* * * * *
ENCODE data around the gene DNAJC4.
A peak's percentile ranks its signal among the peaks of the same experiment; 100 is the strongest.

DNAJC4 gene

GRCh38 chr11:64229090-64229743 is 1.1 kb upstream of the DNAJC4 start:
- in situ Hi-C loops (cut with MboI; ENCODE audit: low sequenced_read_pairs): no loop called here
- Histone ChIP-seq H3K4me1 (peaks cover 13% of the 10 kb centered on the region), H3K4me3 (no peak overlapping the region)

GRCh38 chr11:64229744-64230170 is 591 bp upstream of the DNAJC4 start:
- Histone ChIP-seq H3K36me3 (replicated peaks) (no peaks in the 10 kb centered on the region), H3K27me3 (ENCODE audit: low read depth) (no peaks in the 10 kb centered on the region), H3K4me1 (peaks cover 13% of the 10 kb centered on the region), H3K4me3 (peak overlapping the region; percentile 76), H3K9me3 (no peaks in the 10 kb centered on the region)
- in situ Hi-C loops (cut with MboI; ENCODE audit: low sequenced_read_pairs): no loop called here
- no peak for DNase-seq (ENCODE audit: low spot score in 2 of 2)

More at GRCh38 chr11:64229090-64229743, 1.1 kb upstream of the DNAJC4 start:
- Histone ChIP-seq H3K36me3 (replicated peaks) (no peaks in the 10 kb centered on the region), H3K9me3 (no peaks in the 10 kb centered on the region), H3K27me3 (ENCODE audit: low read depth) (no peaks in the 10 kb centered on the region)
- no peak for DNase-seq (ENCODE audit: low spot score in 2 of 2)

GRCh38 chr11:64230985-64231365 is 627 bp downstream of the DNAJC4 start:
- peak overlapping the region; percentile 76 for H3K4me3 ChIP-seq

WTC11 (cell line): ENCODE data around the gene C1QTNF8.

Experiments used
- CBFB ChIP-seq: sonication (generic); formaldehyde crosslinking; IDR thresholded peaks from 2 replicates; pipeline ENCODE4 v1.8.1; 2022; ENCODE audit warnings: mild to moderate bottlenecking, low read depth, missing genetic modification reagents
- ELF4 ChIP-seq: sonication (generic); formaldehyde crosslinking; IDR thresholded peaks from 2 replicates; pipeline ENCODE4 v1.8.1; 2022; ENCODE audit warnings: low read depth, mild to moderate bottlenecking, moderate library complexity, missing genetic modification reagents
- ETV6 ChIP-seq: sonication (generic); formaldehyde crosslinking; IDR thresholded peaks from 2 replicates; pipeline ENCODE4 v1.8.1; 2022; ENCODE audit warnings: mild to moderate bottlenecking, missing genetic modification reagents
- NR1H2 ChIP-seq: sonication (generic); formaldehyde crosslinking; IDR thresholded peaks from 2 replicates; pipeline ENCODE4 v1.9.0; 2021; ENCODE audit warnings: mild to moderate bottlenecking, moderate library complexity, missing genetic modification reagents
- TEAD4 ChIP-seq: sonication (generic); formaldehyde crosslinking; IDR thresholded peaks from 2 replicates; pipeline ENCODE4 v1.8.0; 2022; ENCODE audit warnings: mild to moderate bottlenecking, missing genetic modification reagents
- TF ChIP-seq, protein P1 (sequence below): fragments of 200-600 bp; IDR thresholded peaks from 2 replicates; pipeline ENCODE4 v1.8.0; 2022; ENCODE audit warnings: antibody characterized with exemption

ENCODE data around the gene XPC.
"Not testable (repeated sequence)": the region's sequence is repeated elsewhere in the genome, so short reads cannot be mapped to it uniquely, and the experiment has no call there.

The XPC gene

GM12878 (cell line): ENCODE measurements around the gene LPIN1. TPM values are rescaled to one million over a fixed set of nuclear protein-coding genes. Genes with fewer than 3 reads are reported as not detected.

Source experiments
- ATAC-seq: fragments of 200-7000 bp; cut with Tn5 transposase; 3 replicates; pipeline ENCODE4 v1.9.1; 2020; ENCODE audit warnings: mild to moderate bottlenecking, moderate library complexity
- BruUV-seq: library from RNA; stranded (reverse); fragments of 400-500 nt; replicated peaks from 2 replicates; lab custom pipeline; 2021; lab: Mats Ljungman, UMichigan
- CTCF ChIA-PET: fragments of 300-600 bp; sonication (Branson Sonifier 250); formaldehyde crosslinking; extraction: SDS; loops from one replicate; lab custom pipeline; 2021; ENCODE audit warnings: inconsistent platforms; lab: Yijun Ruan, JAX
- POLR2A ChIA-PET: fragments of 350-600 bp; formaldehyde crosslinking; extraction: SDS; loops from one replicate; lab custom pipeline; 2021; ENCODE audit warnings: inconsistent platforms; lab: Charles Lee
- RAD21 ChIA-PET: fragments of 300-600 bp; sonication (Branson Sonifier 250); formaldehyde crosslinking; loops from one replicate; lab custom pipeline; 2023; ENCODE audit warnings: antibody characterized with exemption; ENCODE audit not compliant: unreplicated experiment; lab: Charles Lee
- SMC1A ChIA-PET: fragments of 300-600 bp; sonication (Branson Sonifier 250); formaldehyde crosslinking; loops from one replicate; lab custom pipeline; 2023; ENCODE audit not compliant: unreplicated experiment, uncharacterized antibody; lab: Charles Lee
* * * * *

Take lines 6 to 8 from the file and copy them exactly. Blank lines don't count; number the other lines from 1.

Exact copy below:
- Histone ChIP-seq H3K4me1 (peaks cover 13% of the 10 kb centered on the region), H3K4me3 (no peak overlapping the region)

GRCh38 chr11:64229744-64230170 is 591 bp upstream of the DNAJC4 start:
- Histone ChIP-seq H3K36me3 (replicated peaks) (no peaks in the 10 kb centered on the region), H3K27me3 (ENCODE audit: low read depth) (no peaks in the 10 kb centered on the region), H3K4me1 (peaks cover 13% of the 10 kb centered on the region), H3K4me3 (peak overlapping the region; percentile 76), H3K9me3 (no peaks in the 10 kb centered on the region)